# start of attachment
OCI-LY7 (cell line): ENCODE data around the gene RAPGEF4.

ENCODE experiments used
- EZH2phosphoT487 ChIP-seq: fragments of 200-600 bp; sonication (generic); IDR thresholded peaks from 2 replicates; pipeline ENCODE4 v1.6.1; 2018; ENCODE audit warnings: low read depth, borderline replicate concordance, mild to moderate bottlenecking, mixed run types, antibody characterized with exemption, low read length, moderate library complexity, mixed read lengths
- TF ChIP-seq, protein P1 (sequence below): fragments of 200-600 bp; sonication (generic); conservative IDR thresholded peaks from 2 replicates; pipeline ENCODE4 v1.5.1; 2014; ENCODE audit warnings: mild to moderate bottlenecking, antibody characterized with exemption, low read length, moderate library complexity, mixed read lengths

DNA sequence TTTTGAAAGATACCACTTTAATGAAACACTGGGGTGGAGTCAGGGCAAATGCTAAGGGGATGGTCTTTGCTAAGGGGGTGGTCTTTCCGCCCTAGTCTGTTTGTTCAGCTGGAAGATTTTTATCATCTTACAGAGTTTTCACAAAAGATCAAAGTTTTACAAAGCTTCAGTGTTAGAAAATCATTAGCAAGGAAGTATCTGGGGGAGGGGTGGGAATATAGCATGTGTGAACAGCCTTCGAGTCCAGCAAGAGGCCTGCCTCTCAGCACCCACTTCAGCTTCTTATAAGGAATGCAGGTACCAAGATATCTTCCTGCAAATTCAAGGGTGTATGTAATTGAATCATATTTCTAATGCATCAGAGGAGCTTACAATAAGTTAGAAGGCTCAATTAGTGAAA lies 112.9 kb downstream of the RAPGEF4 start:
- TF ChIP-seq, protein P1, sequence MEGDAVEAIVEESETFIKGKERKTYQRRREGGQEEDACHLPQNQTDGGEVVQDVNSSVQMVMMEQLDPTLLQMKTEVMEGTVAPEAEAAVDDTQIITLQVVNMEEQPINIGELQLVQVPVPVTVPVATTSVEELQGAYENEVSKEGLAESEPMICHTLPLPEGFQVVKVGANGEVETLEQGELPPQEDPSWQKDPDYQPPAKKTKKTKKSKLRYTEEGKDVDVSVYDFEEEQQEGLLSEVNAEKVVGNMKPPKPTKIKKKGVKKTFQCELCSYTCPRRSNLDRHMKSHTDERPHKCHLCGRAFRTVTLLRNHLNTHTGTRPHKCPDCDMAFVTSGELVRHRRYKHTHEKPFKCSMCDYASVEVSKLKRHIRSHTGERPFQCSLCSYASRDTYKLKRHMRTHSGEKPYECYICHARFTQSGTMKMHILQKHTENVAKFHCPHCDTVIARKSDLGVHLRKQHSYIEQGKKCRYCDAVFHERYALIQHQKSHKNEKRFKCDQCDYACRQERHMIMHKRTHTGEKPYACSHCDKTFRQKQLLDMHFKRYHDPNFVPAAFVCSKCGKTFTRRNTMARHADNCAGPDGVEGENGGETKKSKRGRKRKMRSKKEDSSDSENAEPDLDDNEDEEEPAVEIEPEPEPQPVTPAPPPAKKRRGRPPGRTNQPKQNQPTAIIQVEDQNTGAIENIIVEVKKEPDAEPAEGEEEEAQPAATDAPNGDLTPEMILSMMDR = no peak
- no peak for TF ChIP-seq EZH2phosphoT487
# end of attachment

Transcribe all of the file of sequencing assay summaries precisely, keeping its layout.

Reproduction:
OCI-LY7 (cell line): ENCODE data around the gene RAPGEF4.

ENCODE experiments used
- EZH2phosphoT487 ChIP-seq: fragments of 200-600 bp; sonication (generic); IDR thresholded peaks from 2 replicates; pipeline ENCODE4 v1.6.1; 2018; ENCODE audit warnings: low read depth, borderline replicate concordance, mild to moderate bottlenecking, mixed run types, antibody characterized with exemption, low read length, moderate library complexity, mixed read lengths
- TF ChIP-seq, protein P1 (sequence below): fragments of 200-600 bp; sonication (generic); conservative IDR thresholded peaks from 2 replicates; pipeline ENCODE4 v1.5.1; 2014; ENCODE audit warnings: mild to moderate bottlenecking, antibody characterized with exemption, low read length, moderate library complexity, mixed read lengths

DNA sequence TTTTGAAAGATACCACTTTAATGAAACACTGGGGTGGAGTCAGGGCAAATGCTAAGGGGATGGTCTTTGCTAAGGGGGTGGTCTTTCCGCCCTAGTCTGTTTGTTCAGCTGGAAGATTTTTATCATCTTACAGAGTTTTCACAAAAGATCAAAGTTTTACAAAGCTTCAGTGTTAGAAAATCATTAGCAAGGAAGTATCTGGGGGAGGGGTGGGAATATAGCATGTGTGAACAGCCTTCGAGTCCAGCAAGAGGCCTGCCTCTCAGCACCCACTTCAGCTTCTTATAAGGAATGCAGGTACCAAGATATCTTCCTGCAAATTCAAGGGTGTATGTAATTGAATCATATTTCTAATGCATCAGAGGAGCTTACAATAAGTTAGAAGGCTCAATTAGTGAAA lies 112.9 kb downstream of the RAPGEF4 start:
- TF ChIP-seq, protein P1, sequence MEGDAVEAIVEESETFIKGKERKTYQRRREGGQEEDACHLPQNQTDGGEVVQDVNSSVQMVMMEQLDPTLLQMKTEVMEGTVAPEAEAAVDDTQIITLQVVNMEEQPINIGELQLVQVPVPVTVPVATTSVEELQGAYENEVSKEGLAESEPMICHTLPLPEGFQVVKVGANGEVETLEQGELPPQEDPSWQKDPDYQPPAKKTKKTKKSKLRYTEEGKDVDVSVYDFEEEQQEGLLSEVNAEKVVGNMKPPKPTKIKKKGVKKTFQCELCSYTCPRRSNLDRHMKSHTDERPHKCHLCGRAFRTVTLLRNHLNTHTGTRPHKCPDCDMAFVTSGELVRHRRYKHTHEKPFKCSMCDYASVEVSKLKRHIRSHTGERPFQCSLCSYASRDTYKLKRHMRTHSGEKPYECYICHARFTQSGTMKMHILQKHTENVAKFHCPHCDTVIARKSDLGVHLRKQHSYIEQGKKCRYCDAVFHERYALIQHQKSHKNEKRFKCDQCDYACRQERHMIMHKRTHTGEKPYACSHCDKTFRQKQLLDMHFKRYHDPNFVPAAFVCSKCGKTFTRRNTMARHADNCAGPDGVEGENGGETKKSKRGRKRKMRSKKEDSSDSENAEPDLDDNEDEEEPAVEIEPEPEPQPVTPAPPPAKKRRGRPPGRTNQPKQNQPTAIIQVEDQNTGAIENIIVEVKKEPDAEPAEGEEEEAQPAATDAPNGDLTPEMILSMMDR = no peak
- no peak for TF ChIP-seq EZH2phosphoT487